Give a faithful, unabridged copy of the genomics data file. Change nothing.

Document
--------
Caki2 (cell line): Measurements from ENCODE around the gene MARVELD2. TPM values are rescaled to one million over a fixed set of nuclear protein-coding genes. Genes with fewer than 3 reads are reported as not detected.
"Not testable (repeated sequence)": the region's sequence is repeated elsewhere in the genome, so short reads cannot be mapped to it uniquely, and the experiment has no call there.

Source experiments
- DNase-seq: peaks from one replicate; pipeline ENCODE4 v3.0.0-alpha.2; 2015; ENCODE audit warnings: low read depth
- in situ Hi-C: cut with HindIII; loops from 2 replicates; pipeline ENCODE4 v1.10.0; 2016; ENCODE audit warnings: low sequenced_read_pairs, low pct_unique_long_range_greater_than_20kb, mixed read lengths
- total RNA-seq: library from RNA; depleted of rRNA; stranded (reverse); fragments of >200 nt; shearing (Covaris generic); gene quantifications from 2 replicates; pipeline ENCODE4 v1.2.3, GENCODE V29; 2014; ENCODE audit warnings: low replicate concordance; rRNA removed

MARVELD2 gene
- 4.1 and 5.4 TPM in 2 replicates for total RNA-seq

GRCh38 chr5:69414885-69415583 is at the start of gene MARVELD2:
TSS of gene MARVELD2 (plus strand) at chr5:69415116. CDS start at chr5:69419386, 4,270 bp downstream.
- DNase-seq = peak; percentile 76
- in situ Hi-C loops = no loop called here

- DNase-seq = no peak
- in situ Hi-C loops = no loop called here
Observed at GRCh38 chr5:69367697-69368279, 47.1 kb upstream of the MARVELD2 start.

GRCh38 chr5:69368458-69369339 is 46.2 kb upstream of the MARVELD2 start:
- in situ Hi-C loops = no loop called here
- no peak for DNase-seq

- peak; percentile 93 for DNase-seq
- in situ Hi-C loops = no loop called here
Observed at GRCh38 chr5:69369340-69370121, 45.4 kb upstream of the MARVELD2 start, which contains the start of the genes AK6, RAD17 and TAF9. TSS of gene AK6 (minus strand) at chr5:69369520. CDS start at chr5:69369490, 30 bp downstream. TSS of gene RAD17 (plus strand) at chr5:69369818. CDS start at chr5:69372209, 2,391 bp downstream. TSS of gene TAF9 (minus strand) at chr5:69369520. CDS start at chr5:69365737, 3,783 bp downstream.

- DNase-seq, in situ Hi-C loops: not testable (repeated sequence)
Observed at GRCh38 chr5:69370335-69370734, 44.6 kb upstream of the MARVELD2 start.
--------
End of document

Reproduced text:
Caki2 (cell line): Measurements from ENCODE around the gene MARVELD2. TPM values are rescaled to one million over a fixed set of nuclear protein-coding genes. Genes with fewer than 3 reads are reported as not detected.
"Not testable (repeated sequence)": the region's sequence is repeated elsewhere in the genome, so short reads cannot be mapped to it uniquely, and the experiment has no call there.

Source experiments
- DNase-seq: peaks from one replicate; pipeline ENCODE4 v3.0.0-alpha.2; 2015; ENCODE audit warnings: low read depth
- in situ Hi-C: cut with HindIII; loops from 2 replicates; pipeline ENCODE4 v1.10.0; 2016; ENCODE audit warnings: low sequenced_read_pairs, low pct_unique_long_range_greater_than_20kb, mixed read lengths
- total RNA-seq: library from RNA; depleted of rRNA; stranded (reverse); fragments of >200 nt; shearing (Covaris generic); gene quantifications from 2 replicates; pipeline ENCODE4 v1.2.3, GENCODE V29; 2014; ENCODE audit warnings: low replicate concordance; rRNA removed

MARVELD2 gene
- 4.1 and 5.4 TPM in 2 replicates for total RNA-seq

GRCh38 chr5:69414885-69415583 is at the start of gene MARVELD2:
TSS of gene MARVELD2 (plus strand) at chr5:69415116. CDS start at chr5:69419386, 4,270 bp downstream.
- DNase-seq = peak; percentile 76
- in situ Hi-C loops = no loop called here

- DNase-seq = no peak
- in situ Hi-C loops = no loop called here
Observed at GRCh38 chr5:69367697-69368279, 47.1 kb upstream of the MARVELD2 start.

GRCh38 chr5:69368458-69369339 is 46.2 kb upstream of the MARVELD2 start:
- in situ Hi-C loops = no loop called here
- no peak for DNase-seq

- peak; percentile 93 for DNase-seq
- in situ Hi-C loops = no loop called here
Observed at GRCh38 chr5:69369340-69370121, 45.4 kb upstream of the MARVELD2 start, which contains the start of the genes AK6, RAD17 and TAF9. TSS of gene AK6 (minus strand) at chr5:69369520. CDS start at chr5:69369490, 30 bp downstream. TSS of gene RAD17 (plus strand) at chr5:69369818. CDS start at chr5:69372209, 2,391 bp downstream. TSS of gene TAF9 (minus strand) at chr5:69369520. CDS start at chr5:69365737, 3,783 bp downstream.

- DNase-seq, in situ Hi-C loops: not testable (repeated sequence)
Observed at GRCh38 chr5:69370335-69370734, 44.6 kb upstream of the MARVELD2 start.